9. Folk can call me names but you can’t refute what I said.

    Btw, I was a reporter for 10 years. I know how to ask questions and look for the answers.

  10. Ummm,Mary Alice you ‘googled’ the answers. I don’t know how to tell you this but google isn’t a source of truth.

    Furthermore, you are a flaming bigot. Asian Americans and Chinese are too different entities unless we can start lumping in African Americans with Namibians now.

  11. Mary,

    Everyone literally just refuted the garbage that came out of your mouth. You can’t extrapolate what happens in a foreign country to ALL Asian-Americans (most of whom aren’t even of Chinese heritage). So what is your refutation to that? That’s right, nothing–you can’t refute the fact that you’re downright bigoted, racist, and dumb. You should be ashamed of yourself.

  12. Senator Montgomery and Senator Persaud denounced and criticized a little girl for merely mentioning of the word “lazy” with absolute zero association with race, and called it a “dangerous racist mentality”. And yet, they let an adult speaker openly smeared all Chinese Americans as cheater with zero comment. This is the exact biased and racist mentality we all should be criticizing, however our senators from the public hearing seems only interested in attacking an Asian middle schooler while kept mouth shut on racist comments from the adult.

    So, is racism against Asian not consider as “racism” in their definition? Or they are simply Okays with racism against other race as long as not against theirs?

  13. Did I just read this correctly? Chorus Lee talks about working/studying hard and being rewarded for it as opposed to students who don’t work/study also receiving that same reward. Lee mentions nothing about race, but Senator Montgomery makes it about race: “It is your responsibility and it is an obligation that you make sure those children do not internalize those racist attitudes.”

    Then later on, this Mary Alice absolutely makes it about race pitting African-Americans/Hispanics against Asian-Americans (by linking what students in Asia do, with all Asian-Americans in America…I’m pretty sure because they all look the same). And what does Senator Montgomery do? Accepts the documents this Mary Alice gives her with open arms.

    So apparently being openly racist against Asian-Americans (and Asians) is A-OK. But when you say people who work hard should get paid for that hard work, means you are being racist even when there is no mention of race. Ironically, the only person who equated ‘lazy’ with African-Americans and Hispanics is one Senator Montgomery.

  14. Mary Alice…. they teach in college that you can’t just cite anything you find on Google.

    Additionally…. it’s racist you applied that information to all people who “look” like a certain demographic.

    Furthermore this test is racially blind. It’s not racist. The segregated school system and lack of accessible test prep and tutoring in impoverished black and Hispanic communities are systemic and symptomatic of a bigger issue.

    Finally… how does an equally impoverished, minority group often learning English as a second or third language outperform other minority groups that may or may not have to also learn English as a second or third language? Psychological and anthropological means would likely point to culture, resilience, and community as the main key.

    Don’t fight the test. Fight for change in the community and seek accessibility to education. Changing/simplifying admission requirements only dumbs down the curriculum. Doesn’t that defeat what you’re trying to accomplish?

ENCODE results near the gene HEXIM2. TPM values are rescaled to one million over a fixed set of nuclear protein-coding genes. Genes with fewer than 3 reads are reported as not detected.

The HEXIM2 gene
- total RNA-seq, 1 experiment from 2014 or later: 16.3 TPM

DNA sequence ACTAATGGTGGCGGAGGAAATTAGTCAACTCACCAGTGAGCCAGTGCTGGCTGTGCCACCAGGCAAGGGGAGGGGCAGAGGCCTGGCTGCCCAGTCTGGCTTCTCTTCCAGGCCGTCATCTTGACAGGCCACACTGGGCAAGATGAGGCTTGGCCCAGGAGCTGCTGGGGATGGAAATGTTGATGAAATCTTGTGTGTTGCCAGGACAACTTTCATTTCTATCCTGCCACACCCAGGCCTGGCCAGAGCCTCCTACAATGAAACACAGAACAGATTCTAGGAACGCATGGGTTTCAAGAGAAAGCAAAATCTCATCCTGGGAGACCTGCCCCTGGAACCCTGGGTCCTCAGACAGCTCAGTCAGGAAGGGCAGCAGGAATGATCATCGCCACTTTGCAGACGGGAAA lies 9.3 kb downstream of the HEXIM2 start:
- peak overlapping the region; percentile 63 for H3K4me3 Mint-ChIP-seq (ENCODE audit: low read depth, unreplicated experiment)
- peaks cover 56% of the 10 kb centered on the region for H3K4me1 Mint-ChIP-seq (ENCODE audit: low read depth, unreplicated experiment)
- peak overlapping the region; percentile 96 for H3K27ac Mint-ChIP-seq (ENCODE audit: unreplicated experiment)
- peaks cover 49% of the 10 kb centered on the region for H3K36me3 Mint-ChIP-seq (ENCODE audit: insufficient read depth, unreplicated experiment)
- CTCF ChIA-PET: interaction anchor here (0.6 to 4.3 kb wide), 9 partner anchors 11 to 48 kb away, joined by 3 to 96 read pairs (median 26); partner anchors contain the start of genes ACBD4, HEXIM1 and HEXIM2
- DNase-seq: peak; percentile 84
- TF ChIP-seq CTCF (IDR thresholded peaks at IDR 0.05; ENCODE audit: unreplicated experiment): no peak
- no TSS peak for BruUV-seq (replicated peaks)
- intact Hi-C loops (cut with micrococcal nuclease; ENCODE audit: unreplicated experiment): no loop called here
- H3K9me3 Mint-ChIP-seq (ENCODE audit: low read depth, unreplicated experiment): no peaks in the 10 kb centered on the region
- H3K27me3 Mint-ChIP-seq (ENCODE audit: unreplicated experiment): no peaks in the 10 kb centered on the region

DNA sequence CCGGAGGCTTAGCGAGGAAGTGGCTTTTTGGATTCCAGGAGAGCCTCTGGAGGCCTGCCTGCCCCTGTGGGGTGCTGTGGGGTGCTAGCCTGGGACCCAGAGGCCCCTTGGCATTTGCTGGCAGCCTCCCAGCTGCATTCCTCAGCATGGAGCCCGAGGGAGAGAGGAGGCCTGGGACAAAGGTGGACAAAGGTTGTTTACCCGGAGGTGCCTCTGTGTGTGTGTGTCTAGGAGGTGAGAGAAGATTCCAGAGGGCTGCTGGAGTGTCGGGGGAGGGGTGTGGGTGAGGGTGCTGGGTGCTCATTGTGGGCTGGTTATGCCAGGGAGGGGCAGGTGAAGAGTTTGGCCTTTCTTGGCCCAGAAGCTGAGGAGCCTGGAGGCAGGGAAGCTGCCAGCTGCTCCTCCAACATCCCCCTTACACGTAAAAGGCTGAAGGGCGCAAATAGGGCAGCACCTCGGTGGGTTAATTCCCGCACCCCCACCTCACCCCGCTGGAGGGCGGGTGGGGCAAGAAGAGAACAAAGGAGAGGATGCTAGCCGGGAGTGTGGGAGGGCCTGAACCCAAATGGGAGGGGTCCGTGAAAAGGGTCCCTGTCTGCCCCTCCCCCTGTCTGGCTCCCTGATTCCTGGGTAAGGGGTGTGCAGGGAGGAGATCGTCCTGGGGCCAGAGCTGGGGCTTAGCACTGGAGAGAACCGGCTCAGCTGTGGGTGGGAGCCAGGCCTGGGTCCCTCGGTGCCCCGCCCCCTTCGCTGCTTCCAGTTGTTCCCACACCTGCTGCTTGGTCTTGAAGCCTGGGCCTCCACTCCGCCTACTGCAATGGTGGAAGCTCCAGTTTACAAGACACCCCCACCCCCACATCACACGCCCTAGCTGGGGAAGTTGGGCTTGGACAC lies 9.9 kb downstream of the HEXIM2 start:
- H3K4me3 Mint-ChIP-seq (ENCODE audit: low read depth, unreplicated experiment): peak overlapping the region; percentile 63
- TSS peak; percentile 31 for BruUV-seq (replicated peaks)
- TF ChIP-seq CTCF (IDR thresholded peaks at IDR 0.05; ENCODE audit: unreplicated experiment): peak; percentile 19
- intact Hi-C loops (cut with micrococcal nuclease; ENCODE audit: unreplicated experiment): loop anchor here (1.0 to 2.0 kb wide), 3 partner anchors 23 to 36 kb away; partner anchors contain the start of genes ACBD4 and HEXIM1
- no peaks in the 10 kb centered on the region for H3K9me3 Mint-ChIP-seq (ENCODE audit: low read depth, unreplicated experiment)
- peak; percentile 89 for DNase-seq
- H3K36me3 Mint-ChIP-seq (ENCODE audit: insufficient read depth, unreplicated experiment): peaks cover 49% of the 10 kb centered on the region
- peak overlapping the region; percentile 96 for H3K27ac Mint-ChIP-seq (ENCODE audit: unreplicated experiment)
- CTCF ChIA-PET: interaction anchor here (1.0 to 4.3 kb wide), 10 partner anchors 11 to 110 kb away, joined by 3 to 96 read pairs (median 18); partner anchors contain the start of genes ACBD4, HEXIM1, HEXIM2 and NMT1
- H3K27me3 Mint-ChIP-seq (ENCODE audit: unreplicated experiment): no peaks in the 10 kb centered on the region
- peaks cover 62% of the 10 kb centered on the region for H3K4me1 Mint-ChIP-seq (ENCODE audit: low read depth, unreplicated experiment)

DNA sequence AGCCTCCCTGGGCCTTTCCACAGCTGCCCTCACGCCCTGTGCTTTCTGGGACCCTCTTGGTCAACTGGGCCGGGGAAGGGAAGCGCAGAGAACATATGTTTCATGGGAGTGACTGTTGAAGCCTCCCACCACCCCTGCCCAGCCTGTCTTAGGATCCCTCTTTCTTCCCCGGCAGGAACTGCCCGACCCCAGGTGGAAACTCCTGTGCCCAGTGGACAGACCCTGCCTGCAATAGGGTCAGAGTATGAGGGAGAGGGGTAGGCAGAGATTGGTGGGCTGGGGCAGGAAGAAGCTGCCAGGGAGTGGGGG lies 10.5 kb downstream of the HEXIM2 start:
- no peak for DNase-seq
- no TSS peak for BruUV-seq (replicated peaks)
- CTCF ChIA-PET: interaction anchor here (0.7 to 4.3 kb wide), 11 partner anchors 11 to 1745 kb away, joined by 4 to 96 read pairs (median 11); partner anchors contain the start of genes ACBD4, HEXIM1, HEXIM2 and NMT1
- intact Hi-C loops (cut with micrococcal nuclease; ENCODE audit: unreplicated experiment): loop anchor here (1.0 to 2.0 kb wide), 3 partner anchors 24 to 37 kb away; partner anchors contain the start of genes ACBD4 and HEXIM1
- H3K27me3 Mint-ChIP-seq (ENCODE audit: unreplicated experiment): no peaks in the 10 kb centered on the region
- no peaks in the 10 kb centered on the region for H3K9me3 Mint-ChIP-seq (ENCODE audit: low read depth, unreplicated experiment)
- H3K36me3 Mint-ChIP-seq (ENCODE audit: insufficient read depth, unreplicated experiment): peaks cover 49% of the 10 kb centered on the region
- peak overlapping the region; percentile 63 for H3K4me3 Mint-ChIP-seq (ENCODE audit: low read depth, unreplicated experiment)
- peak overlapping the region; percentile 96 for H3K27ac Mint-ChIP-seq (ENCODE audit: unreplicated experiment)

15. How do you cheat on the SHSATs? It’s basic math and English. Either you know it or you don’t. Asians have a better chance because they have both parents’ full support. Don’t mess with the Asians’ education. They’ll fight tooth and nail. Messing with the Asians’ education is like messing with the blacks’ Jordans. You’re playing with fire if you do either.

  16. Mary Alice, shame on you! Senator Montgomery, SHAME ON YOU!
    Mary Alice, whenever you mentioned you are an alum of Stuyvesant, it makes me sick. What a bottom outlier you are from Stuy! You do not even have the slightest idea about what truth means.
    Mary Alice and Senator Montgomery, From which word of the little Asian girl’s speech, you make the association between “lazy” and your race? Asians obviously raise very fine children. Leave the Asians alone!
    It’s time for you to think about how to learn from the Asian culture!

  17. Folks like Mary Alice are the ones who facilitate a racial divide in this country. What a wonderful reporter you are cherry picking articles from google and posting your racist narrative.

    I could do the same you did, but I won’t stoop to your level of ignorance.

  18. Sensitivity to stereotypes and coded words play both ways. The little girl spoke about lazy people and Ms. Montgomery and Ms. Persaud were outraged because they heard code word: black Americans. But when Mary Alice, who is black, condemned all Asians (Chinese, Indian, South Pacific Islanders, Koreans, etc) with having a cheating culture, “People who cheat on tests cannot be trusted to be competent doctors, engineers, judges, etc.,” Ms. Montgomery and Ms. Persaud sat in silent agreement. I previously held Senator Montgomery in high regard but I have since changed my opinion of her.

    As for Mary Alice’s ridiculously racist argument that cheating is part of Asian culture, well, I highly doubt that Asians own cheating habits. And if she persists in this racial stereotyping (along with others who stay silent and complicit), she had better hold on to her hat because googling “felonious crime,” “violent crime,” “gang crime,” and “drug related crime” will bring up a slew of articles that, if printed, would drown her in paper. But I would not do that because it would be racist and unbecoming.

  19. And the reason why nobody made a big stink that evening and denounced Ms. Mary Alice is because she was elderly and walked with a walker. Chinese children are taught to respect the elderly and who has the heart to call out a disabled person? Not me.

  20. Mary Alice I want you to come up with any test that is offered in America. Asian students will outscore Black and Hispanic students the majority of the time. This roll happen even if you want to pick one out of a hat, so no one can prepare or “cheat” as you think Asians are suspect to.